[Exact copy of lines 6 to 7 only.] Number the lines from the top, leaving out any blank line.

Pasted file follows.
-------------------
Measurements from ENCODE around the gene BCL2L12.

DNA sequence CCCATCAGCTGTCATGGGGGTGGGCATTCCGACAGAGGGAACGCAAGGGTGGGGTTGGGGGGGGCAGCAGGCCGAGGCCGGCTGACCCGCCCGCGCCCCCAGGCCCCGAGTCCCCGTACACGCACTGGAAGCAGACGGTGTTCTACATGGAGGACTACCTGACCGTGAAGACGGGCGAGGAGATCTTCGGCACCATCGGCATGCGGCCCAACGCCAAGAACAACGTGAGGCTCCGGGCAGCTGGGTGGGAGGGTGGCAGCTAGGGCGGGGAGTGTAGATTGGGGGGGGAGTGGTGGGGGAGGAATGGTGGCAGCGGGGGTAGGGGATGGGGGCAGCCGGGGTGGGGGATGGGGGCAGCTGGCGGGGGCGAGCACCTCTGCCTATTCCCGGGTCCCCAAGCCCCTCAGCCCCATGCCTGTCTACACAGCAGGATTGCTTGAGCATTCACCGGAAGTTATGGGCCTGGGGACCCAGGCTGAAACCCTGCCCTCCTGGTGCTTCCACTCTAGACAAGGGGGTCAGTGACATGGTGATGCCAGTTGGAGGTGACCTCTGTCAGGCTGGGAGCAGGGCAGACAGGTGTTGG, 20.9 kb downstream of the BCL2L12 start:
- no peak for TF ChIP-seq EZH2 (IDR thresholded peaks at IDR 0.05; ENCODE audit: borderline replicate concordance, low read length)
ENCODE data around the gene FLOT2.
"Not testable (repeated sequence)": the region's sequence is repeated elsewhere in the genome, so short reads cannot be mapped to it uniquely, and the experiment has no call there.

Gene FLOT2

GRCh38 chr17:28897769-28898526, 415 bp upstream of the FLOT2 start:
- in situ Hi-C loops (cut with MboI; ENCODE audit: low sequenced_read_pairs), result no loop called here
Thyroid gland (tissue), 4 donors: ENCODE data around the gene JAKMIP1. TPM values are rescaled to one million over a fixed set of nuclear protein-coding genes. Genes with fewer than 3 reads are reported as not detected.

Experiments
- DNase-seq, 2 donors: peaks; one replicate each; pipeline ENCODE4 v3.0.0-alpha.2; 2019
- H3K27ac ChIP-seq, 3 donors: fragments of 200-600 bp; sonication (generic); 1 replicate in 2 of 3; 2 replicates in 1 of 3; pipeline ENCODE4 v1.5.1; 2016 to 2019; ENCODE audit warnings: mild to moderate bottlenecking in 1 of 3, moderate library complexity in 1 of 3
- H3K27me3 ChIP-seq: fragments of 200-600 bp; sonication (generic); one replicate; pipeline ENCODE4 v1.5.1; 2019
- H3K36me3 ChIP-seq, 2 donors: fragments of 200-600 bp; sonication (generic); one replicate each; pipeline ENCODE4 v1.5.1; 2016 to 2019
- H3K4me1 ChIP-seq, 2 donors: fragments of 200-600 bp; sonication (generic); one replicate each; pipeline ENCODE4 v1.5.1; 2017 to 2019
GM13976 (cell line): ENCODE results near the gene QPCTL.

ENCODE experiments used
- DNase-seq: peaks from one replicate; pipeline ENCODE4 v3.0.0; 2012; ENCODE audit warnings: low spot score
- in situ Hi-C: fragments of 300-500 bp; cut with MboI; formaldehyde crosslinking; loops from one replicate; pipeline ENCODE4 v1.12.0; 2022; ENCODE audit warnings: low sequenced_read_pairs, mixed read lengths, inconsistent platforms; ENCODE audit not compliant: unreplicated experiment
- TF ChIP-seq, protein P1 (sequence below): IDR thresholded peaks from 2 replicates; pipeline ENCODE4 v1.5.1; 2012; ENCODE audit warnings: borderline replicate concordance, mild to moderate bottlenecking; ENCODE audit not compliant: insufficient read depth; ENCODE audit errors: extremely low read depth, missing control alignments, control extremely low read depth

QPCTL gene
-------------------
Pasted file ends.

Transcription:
Gene FLOT2

GRCh38 chr17:28897769-28898526, 415 bp upstream of the FLOT2 start: